Detention of extremist marks first arrest over hate crimes against Muslims in South Asian nation
Sri Lankan police have arrested a key figure from an extremist Buddhist organization blamed for a series of hate crimes against Muslims that has drawn international censure.
The 32-year-old man from the radical Bodu Bala Sena (BBS), or Buddhist Force, is the first suspect to be arrested in connection with arson attacks against Muslims that have stoked religious tensions.
Police spokesman Priyantha Jayakody said investigations were continuing into 16 “major incidents” of arson since April that hit Muslim homes, businesses, mosques and a cemetery. “We are taking a tough stand against such crimes,” he told reporters.
The man in custody was directly linked to at least four arson attacks in a Colombo suburb, police said. The unidentified individual had been remanded in custody pending further investigations.
Police were criticized for failing to bring the radical Buddhist group to heel by capturing its fugitive ringleader Galagodaatte Gnanasara, as the minority Muslim community endured attacks with stones and petrol bombs. Jayakody said the detained suspect is a close associate of Gnanasara, an extremist monk who has gone underground since late May when police ordered he turn himself in for questioning. Four specialist teams were hunting the BBS mastermind, he added.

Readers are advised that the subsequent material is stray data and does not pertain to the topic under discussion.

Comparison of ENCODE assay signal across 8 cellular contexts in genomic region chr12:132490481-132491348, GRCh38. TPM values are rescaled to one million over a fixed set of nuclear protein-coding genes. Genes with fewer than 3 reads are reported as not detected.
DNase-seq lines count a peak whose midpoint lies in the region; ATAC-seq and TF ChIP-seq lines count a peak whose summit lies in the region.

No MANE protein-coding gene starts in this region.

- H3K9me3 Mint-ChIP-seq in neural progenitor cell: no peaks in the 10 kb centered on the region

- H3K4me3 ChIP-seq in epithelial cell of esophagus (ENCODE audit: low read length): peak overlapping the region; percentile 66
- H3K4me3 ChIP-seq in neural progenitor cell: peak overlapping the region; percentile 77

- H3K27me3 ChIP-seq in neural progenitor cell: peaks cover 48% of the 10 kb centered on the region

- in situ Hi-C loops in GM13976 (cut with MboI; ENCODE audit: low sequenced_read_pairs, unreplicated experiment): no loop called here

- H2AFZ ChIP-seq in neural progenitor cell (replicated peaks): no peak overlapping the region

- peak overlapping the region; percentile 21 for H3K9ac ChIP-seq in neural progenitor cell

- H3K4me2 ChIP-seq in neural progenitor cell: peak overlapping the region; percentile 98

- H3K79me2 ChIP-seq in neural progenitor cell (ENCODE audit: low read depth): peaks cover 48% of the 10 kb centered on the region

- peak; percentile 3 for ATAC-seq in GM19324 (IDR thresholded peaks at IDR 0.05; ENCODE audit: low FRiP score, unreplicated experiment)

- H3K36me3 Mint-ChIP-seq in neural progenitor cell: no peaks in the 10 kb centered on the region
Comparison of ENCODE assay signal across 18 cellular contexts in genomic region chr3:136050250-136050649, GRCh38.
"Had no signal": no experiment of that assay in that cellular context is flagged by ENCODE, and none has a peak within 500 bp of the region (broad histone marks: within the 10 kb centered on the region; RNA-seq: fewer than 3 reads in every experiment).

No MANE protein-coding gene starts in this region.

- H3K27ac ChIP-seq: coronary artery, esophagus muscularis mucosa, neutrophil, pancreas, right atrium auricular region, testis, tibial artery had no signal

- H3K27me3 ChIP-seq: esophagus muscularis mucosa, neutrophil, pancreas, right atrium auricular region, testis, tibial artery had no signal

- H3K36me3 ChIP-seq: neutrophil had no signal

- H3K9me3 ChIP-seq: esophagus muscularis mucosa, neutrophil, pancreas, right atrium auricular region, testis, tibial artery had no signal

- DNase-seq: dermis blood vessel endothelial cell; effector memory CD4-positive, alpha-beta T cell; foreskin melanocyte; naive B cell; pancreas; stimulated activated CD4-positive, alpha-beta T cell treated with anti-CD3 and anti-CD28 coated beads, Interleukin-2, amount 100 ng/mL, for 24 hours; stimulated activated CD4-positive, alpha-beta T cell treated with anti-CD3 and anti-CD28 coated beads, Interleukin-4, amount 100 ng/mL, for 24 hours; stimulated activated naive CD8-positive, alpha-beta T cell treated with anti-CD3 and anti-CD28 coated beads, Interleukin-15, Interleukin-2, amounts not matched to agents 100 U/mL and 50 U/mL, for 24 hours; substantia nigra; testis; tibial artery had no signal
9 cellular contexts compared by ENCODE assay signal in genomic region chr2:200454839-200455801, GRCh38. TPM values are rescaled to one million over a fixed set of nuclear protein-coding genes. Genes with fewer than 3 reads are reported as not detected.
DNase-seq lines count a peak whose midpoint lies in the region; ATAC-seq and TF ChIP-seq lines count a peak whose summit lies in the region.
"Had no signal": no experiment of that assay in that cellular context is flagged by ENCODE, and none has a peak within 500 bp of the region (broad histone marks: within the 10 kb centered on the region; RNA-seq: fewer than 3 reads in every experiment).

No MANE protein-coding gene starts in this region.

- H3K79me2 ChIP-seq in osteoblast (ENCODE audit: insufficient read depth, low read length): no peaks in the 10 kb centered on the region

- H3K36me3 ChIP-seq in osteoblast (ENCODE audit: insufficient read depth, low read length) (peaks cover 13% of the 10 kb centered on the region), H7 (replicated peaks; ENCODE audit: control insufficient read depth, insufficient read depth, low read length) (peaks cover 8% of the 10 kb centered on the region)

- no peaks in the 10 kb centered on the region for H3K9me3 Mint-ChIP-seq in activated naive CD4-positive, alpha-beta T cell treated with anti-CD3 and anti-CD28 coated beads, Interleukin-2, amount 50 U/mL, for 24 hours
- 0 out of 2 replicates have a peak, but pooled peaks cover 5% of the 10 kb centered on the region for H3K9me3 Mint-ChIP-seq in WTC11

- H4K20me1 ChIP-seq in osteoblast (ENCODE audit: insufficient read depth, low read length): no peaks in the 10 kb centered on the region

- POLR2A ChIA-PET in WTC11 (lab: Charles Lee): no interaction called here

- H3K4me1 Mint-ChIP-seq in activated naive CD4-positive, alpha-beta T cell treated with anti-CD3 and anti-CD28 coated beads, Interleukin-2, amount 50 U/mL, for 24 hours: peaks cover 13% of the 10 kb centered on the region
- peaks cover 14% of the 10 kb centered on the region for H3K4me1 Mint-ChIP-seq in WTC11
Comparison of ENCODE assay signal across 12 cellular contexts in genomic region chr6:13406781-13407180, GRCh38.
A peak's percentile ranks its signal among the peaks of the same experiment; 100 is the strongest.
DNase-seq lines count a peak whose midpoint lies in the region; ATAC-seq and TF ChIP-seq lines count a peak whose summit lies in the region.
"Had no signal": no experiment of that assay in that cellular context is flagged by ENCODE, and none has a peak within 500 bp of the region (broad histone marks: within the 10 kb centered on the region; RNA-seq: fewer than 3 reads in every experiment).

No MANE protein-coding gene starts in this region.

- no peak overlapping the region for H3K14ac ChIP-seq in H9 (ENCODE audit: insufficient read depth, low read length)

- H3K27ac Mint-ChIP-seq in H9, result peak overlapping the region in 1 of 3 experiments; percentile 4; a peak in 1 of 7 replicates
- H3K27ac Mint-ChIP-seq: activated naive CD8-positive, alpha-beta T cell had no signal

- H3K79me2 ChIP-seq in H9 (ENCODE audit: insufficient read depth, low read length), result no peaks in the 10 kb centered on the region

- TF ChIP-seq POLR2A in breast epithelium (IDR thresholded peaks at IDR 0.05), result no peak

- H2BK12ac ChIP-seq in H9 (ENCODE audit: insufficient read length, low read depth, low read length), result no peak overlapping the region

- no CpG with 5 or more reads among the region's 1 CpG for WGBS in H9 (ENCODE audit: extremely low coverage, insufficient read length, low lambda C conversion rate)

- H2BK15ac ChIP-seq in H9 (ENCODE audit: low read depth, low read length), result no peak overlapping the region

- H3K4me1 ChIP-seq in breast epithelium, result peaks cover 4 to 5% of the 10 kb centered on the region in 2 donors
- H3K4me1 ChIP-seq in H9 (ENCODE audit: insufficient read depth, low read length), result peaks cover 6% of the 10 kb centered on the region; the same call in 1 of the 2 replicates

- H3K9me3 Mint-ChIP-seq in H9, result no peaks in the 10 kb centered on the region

In a video message released on Sunday, a BBS spokesman denied the group was behind the anti-Muslim attacks but accused the government of allowing Islamic extremism to flourish in the Buddhist-majority nation. “Within a decade or two, Buddhism will be under serious threat in Sri Lanka,” spokesman Dilanthe Withanage said. “If we want to resort to extremists, violence or terrorism, we have the power and the strength to do it. But we will never resort to such things.”
Withanage did not discus the whereabouts of Gnanasara, who went into hiding after alleging there was a threat to his life.
The BBS was accused of instigating religious riots in mid-2014 that left four people dead, but it escaped prosecution under the then-strongman president Mahinda Rajapakse. Rajapakse’s brother Gotabhaya, a former defense secretary, was said to be close to the group.
The latest failure to arrest Gnanasara and stop a renewed outbreak of religious violence has seen the European Union and foreign envoys urge Sri Lanka to take action. The European Union delegation chief in Colombo, Tung-Lai Margue, has said it was crucial there was “no impunity for hate crimes” and that the perpetrators are swiftly brought to justice.